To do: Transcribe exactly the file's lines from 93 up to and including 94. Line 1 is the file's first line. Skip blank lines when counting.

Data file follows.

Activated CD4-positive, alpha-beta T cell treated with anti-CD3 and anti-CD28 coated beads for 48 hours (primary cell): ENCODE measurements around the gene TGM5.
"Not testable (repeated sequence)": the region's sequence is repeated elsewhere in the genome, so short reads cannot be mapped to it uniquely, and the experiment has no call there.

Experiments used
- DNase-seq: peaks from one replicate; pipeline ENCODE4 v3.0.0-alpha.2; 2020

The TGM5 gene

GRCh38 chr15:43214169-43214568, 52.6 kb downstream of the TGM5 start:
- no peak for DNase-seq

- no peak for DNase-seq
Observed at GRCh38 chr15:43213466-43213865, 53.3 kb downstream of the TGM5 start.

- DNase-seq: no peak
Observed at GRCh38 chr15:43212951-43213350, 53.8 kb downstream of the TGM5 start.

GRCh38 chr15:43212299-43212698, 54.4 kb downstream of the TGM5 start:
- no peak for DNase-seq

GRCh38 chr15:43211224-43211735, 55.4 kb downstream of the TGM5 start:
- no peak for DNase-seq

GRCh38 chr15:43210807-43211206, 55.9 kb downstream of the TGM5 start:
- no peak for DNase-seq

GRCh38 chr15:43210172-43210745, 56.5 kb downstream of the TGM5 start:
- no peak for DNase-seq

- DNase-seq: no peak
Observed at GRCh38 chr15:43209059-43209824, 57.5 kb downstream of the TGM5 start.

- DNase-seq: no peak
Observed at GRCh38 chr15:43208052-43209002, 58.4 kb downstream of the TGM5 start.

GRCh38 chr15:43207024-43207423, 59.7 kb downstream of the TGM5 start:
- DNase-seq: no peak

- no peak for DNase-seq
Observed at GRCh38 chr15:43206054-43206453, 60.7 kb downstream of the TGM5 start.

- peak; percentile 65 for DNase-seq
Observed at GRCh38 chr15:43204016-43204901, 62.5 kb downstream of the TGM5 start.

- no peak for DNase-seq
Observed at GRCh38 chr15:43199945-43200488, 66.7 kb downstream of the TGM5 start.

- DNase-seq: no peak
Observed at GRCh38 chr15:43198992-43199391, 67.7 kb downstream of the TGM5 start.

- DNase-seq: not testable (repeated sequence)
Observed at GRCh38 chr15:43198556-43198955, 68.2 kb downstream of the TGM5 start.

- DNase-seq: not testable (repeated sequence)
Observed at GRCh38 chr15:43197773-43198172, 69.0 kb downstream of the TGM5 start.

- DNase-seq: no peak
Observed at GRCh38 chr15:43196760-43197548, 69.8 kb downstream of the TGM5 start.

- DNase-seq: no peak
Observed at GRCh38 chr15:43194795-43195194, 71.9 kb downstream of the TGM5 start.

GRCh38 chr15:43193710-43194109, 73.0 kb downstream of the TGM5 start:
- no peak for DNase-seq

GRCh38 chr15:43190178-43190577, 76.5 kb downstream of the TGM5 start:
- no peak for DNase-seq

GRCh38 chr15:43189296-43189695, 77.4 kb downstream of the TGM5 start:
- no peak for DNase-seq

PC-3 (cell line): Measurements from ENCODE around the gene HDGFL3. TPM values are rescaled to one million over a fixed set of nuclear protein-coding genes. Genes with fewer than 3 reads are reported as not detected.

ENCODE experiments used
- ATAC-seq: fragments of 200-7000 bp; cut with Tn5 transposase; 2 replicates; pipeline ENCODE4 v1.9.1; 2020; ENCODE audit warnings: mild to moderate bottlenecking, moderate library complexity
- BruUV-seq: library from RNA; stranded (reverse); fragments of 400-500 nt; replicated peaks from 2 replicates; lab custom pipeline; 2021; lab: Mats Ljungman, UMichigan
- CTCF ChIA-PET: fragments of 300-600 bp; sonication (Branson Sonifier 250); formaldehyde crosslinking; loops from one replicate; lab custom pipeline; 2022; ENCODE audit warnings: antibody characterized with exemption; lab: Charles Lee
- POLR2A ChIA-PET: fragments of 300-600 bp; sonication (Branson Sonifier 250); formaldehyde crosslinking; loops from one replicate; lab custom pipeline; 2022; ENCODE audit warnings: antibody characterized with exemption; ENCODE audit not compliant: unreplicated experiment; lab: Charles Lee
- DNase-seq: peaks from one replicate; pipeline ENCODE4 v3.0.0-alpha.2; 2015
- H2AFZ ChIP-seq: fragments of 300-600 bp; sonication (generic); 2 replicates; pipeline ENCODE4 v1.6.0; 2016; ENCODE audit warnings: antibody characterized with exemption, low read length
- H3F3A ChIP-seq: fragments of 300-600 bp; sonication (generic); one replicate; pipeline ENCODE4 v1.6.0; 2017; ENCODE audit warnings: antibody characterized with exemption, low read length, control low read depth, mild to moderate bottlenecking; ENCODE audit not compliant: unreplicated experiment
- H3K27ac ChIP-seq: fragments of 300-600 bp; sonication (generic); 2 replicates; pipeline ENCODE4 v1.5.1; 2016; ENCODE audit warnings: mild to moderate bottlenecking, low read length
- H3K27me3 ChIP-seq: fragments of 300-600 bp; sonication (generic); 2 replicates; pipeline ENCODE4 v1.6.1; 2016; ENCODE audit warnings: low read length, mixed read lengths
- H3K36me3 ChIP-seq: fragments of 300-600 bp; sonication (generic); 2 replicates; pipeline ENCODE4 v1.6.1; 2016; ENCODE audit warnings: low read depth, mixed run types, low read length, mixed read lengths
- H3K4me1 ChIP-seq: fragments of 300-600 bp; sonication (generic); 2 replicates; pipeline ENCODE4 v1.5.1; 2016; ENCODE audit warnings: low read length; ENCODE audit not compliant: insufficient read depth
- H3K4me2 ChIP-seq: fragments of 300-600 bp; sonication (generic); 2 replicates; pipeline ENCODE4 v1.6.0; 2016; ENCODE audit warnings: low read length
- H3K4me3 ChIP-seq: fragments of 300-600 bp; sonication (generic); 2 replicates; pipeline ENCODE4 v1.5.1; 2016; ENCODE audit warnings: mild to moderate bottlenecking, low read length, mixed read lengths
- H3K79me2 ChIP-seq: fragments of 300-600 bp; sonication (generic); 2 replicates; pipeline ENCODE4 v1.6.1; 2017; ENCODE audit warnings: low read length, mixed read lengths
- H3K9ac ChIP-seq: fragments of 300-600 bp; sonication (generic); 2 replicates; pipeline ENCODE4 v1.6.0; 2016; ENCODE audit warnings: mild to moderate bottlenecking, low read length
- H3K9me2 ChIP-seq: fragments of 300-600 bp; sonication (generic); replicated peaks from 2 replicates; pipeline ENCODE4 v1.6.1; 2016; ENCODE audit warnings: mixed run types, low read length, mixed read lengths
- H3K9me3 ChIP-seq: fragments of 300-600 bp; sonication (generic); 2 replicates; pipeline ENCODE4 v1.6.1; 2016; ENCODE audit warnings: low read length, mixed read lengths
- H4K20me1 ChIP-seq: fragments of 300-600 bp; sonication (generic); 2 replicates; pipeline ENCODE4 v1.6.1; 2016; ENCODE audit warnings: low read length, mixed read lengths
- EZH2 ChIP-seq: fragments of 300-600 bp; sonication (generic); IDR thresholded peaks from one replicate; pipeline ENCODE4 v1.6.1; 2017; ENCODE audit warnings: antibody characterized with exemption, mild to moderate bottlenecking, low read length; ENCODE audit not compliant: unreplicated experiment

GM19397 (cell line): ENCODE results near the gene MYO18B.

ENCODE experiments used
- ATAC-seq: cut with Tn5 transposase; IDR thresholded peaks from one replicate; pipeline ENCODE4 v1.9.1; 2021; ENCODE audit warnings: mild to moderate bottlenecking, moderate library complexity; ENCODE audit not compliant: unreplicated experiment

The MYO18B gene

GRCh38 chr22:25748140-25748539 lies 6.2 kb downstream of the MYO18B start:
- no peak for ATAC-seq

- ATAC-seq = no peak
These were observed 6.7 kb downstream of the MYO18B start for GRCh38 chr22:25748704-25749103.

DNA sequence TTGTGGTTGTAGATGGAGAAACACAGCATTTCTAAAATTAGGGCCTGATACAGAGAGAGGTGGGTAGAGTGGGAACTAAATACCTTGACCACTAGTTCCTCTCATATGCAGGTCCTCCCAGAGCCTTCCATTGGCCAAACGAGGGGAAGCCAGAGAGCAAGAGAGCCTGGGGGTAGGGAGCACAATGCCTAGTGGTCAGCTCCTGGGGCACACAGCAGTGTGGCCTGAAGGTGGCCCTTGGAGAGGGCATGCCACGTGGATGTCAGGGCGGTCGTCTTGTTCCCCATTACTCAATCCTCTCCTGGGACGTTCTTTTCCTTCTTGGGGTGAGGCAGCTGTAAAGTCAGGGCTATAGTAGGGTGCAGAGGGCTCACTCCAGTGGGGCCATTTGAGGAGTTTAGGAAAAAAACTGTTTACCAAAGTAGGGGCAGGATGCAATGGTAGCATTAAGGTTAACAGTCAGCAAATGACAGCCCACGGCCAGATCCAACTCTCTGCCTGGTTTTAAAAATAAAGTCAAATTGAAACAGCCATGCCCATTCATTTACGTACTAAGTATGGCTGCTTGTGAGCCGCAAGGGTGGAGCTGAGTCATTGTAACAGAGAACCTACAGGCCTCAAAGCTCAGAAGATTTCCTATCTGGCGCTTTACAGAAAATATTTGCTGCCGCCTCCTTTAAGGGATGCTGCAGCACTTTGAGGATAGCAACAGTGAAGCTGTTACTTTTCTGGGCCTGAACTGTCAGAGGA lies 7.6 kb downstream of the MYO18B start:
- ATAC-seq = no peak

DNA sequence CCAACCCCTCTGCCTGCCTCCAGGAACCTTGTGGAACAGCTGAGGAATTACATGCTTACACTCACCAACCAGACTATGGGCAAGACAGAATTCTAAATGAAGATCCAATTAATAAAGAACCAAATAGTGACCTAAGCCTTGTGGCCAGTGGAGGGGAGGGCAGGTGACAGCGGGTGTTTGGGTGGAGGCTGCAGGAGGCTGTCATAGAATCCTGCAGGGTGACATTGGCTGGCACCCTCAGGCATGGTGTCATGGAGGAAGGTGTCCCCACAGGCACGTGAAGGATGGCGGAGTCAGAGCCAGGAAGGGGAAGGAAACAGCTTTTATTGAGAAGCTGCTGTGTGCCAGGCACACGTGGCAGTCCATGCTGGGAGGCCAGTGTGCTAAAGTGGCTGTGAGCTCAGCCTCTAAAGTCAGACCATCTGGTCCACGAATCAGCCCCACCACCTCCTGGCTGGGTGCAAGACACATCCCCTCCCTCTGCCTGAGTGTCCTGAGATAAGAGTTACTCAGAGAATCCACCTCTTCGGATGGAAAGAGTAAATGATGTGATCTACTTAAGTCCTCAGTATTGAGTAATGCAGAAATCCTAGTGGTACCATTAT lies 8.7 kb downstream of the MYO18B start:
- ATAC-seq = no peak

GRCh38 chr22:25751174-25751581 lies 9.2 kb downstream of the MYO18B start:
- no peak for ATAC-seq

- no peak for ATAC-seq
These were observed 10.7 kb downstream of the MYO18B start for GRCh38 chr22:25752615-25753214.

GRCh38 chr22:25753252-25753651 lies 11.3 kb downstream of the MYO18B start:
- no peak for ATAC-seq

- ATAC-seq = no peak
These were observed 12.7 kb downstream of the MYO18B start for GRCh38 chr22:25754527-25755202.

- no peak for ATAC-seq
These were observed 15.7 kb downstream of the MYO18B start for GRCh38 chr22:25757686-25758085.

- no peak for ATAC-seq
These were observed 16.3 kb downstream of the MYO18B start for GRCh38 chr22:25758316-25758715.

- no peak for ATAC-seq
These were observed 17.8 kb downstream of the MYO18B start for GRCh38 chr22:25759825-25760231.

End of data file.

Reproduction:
- no peak for ATAC-seq
These were observed 17.8 kb downstream of the MYO18B start for GRCh38 chr22:25759825-25760231.